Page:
The Hollow 2014 NPT PrepCom

Bold steps are needed to shore up the NPT and protect humanity from nuclear calamity. 

Last year, an article in the Economist asked: “How did the world become so complacent about nuclear weapons?” The piece was written in response to Eric Schlosser’s astonishing account of the nuclear accidents that occurred in the United States from the 1950s to the 1980s, most of which had been hidden from the public eye. The revelations might have been expected to prompt the international community to face up to and address the very real dangers that nuclear weapons pose, and yet a disturbing attitude of nuclear complacency continues to prevail among those with the greatest responsibility and capacity to act: the nuclear-reliant states. These include:

  • the nuclear-weapon states (China, France, Russia, the United Kingdom and United States);
  • the nuclear-armed states that are not party to the Nuclear Non-Proliferation Treaty (NPT) (India, Israel, and Pakistan) or have withdrawn (North Korea); and
  • states that choose to rely on U.S. nuclear weapons for their security (the members of NATO, plus Australia, Japan and South Korea).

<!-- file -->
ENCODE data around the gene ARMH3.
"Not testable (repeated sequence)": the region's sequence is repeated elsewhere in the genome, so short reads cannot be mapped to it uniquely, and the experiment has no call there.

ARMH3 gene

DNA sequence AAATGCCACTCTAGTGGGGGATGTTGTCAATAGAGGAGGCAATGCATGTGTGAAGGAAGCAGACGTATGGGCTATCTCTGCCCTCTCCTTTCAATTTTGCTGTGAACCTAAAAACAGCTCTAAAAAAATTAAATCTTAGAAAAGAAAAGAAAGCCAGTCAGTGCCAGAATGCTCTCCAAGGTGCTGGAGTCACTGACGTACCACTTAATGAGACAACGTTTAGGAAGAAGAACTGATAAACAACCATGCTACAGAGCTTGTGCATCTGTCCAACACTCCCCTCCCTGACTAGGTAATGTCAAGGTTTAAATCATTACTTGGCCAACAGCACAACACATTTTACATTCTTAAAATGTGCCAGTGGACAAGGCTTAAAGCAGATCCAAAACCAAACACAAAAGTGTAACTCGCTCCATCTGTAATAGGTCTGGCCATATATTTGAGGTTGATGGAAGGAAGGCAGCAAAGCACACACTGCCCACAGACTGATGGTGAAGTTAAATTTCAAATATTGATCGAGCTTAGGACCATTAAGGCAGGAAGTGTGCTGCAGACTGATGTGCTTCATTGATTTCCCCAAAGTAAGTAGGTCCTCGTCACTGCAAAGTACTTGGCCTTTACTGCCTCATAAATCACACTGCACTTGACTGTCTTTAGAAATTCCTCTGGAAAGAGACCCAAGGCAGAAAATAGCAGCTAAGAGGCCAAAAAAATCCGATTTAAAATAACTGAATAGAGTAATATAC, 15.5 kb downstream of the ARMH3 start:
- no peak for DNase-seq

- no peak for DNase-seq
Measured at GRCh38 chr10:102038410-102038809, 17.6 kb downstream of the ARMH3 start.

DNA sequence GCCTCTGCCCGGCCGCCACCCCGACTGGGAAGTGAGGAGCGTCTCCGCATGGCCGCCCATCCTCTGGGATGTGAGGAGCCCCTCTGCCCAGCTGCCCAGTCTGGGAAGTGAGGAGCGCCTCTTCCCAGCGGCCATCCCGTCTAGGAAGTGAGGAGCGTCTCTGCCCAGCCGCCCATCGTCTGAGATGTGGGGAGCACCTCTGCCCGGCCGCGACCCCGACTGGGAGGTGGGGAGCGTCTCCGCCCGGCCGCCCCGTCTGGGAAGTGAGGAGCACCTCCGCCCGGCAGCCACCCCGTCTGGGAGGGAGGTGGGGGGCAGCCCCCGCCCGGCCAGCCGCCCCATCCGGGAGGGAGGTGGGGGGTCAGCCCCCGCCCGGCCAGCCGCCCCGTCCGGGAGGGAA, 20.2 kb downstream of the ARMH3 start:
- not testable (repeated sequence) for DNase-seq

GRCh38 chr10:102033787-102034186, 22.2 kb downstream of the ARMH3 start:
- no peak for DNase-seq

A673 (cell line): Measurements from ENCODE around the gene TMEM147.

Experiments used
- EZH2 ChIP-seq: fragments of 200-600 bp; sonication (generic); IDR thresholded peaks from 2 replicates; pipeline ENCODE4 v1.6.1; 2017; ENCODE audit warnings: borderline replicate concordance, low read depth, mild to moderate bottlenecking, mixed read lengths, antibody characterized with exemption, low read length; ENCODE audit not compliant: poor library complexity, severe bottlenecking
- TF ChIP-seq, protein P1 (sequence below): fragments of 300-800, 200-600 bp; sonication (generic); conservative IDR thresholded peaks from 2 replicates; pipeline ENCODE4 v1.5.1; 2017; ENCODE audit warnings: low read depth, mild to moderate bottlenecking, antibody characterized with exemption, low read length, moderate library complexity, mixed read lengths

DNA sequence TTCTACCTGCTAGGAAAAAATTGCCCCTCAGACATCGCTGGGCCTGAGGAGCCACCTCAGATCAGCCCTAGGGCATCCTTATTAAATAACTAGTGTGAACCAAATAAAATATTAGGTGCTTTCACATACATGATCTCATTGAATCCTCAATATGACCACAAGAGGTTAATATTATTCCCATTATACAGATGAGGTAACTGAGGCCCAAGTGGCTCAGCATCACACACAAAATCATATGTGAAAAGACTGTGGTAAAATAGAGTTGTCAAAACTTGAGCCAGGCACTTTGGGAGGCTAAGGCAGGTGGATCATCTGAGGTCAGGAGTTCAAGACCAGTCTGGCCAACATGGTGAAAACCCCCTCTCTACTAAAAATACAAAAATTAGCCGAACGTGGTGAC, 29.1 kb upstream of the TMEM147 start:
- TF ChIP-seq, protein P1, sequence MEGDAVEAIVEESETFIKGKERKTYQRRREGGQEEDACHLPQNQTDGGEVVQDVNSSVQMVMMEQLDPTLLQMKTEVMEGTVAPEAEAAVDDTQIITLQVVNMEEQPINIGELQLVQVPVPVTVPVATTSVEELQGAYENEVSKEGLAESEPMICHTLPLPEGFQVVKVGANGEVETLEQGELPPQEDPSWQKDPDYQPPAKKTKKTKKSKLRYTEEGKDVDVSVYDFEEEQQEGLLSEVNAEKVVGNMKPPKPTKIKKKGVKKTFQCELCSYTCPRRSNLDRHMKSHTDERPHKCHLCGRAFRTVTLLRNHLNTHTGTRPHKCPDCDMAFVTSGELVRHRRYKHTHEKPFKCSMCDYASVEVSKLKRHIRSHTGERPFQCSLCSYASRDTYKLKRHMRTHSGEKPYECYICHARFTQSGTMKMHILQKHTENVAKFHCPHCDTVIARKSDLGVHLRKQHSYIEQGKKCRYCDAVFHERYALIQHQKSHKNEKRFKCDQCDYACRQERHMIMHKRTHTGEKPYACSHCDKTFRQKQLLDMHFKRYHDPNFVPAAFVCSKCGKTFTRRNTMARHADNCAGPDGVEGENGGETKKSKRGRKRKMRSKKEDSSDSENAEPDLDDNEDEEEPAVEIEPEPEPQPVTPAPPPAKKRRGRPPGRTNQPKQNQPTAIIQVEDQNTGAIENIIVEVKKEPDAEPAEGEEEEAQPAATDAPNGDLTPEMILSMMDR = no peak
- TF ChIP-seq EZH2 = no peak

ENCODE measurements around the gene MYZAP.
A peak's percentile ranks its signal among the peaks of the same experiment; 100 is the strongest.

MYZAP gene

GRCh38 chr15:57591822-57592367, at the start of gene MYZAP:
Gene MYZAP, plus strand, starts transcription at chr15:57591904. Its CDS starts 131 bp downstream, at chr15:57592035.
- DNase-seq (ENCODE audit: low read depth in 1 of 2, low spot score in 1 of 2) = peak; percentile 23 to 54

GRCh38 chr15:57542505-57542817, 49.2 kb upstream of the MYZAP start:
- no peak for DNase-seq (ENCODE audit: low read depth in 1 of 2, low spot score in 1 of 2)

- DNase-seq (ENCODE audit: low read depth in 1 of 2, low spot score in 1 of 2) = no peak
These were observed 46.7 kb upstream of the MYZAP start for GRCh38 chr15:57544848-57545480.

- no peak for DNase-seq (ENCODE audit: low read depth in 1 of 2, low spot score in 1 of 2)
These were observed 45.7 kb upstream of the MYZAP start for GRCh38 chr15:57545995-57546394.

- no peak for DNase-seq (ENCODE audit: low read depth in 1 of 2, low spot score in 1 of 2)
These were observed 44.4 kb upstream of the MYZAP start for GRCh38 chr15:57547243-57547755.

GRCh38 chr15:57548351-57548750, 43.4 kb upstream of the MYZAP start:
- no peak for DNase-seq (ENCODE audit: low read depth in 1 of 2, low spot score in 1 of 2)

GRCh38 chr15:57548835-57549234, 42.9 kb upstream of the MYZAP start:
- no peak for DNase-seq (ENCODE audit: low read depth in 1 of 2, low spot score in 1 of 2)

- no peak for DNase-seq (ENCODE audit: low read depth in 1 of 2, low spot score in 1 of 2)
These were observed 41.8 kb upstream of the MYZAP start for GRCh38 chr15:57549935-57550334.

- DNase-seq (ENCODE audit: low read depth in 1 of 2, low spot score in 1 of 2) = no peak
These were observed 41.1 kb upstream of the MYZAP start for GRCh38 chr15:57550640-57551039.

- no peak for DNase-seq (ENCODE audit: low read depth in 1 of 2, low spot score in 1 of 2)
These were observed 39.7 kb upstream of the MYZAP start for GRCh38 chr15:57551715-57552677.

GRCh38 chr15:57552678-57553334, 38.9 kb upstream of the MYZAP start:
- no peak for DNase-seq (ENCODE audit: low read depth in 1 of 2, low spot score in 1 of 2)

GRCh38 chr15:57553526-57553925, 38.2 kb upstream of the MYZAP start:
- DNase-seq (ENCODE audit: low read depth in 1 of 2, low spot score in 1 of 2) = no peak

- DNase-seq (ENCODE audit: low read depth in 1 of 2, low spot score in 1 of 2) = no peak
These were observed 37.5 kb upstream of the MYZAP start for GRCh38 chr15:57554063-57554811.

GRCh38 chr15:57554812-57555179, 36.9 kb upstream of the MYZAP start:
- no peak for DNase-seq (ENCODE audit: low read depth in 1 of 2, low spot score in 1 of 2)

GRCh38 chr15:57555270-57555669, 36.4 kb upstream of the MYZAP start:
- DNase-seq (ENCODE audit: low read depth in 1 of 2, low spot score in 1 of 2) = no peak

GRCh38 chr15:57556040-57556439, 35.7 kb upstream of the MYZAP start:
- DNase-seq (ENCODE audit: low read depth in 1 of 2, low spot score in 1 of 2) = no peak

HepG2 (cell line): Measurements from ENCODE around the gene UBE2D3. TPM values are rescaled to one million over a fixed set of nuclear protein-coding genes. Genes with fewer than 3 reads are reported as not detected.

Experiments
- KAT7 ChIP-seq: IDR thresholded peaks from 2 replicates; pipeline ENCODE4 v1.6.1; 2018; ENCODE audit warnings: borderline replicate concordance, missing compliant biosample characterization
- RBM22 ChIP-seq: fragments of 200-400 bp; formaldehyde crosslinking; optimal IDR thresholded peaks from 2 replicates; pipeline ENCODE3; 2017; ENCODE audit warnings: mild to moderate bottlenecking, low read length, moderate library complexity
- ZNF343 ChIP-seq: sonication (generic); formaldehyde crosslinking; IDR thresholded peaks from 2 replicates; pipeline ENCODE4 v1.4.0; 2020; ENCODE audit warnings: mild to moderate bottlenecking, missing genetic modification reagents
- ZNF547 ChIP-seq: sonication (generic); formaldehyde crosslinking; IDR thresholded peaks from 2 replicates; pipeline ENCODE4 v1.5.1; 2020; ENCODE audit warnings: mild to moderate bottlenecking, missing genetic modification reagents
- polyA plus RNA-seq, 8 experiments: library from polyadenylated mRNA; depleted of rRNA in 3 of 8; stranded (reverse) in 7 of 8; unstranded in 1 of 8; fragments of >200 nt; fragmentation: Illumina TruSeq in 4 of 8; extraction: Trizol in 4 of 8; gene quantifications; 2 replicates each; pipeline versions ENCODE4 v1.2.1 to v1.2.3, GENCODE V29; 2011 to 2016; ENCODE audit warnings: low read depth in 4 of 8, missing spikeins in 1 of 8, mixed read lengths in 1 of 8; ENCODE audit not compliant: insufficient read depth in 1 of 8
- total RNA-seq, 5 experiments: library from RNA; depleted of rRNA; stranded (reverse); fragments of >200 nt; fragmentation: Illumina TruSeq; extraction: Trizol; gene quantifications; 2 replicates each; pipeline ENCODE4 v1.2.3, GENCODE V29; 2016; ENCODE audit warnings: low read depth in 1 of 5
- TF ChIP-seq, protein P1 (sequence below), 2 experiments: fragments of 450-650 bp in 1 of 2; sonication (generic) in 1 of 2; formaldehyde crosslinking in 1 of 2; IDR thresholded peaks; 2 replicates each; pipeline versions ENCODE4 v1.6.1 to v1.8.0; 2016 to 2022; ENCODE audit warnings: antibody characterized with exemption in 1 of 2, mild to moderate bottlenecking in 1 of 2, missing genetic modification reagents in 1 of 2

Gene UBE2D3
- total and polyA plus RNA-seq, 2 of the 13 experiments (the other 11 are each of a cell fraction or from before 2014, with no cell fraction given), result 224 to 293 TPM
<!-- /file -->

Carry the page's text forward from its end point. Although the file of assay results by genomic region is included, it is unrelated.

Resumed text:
A Lack of Urgency        

This behaviour was clearly on display from April 28 to May 9, when disarmament ambassadors and officials from around the world met at the United Nations headquarters in New York for the NPT Preparatory Committee (PrepCom); a UN-hosted conference to discuss and prepare recommendations for the 2015 NPT Review Conference. Although a group of states known as the New Agenda Coalition (Brazil, Egypt, Ireland, Mexico, New Zealand, and South Africa) submitted a proposal urging serious discussion of multilateral disarmament instruments, this was blocked by states that continue to deploy nuclear weapons. In the end the conference failed to make any consensus recommendations on how disarmament, or the related issues of non-proliferation and the peaceful uses of nuclear energy, should be handled at next year’s Review Conference.